Bombay Lemonade/Nimbu Paani/Shikanji


Nik Sharma

Hey Friends, I’m a multi-award-winning and best-selling cookbook author and photographer.

Summer days were hot in Bombay (Mumbai), but I eagerly awaited their arrival because it meant the end of the school year. The days would be marked by pool time, trips, and reading a whole lot of comics (my mother would only let us read comics during the holidays; they’d go up otherwise so we could focus on the school year, though I don’t think it did any good!). There was also one particular portion of the day that I looked forward to: my moment to indulge in street snacks. I’d get a little pocket money daily from my mother, which I would diligently invest in snacks. The choices were many, and my desires were generally larger than my actual ability to consume, so I’d have to plan my week out such that I’d be able to taste almost everything summer had to offer.

I’ve made my version of my favorite lemonade that reminds me of those happy summer days spent in Bombay. Fresh is the key here; fresh lemons and ginger with mint are infused into chilled water, while lightly crushed toasted cumin gives a hint of earthiness to the drink. If you aren’t a fan of fresh ginger, skip it. I also used molasses as the sweetener because M’s mom makes her own on the farm from her sugarcane crop every year, and it is the best, and she keeps me stocked.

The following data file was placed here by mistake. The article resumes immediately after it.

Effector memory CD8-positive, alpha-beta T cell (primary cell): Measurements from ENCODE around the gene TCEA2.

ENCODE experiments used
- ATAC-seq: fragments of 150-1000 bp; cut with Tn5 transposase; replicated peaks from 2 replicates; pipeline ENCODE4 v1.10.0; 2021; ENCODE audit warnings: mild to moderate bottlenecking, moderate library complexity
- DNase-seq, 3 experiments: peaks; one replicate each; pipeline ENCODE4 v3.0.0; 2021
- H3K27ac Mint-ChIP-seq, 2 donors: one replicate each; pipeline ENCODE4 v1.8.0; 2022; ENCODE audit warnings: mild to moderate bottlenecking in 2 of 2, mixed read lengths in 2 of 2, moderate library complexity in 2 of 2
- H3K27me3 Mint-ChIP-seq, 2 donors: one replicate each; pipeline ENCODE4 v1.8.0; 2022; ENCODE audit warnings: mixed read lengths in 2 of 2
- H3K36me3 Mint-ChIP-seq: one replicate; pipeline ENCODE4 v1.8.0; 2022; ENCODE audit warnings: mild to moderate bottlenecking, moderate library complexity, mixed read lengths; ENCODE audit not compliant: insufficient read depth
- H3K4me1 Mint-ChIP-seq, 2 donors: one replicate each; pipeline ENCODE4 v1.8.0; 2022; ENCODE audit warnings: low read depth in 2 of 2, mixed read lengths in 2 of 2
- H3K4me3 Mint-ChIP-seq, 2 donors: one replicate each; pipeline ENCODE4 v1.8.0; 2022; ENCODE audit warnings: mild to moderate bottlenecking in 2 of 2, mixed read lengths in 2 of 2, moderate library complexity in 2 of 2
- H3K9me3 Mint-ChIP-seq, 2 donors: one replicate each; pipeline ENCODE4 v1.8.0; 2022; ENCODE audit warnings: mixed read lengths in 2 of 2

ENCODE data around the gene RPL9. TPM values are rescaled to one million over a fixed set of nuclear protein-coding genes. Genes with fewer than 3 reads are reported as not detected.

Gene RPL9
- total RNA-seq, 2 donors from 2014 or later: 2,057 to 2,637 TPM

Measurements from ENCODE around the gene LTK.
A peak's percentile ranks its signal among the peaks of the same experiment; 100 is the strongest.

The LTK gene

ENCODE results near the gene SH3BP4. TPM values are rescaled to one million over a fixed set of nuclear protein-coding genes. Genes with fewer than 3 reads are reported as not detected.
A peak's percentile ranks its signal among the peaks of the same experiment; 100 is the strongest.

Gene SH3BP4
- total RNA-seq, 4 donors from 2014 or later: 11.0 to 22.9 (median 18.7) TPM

This lemonade is best drunk as soon as it is made, as I’ve noticed the flavors of the cumin and ginger are lost within a few hours. Also, fresh mint tends to darken after several hours. I make this drink less sweet but feel free to play around. Have a wonderful weekend, friends!

clock clock iconcutlery cutlery iconflag flag iconfolder folder iconinstagram instagram iconpinterest pinterest iconfacebook facebook iconprint print iconsquares squares iconheart heart iconheart solid heart solid icon

Bombay Lemonade/Nimbu Paani/Shikanji

5 Stars 4 Stars 3 Stars 2 Stars 1 Star

No reviews

Nimbu Paani, Shikanji, or, as I like to call it, Bombay Lemonade, is one of my favorite summer drinks. Typically made with green limes in India, it’s also a spectacular drink with lemons (try Meyer lemons in the recipe for a different aroma). Sweet and sour with a smoky, spicy, and citrusy flavor will quench your summer thirst and keep you coming back for more.

  • Yield: 4


1/2 tsp cumin seeds

1/2 tsp kala namak

1/4 tsp chaat masala

1/2 cup/120 ml fresh lemon juice

3 Tbsp grated fresh ginger

1/4 cup/50 g/60 ml sugar, honey, agave, maple syrup, or molasses

4 cups/945 ml chilled water

8 to 10 fresh mint leaves

2 large lemons, thinly sliced, seeds discarded

ice cubes to serve

extra toasted cumin seeds to garnish (optional)


  1. Toast the cumin seeds in a small dry skillet over medium-high heat until fragrant and brown, 30 to 45 seconds. Remove from heat and transfer to a mortar and pestle; leave to cool to room temperature, and then pound to make a powder. Add the toasted cumin seeds, kala namak, and chaat masala to a large pitcher.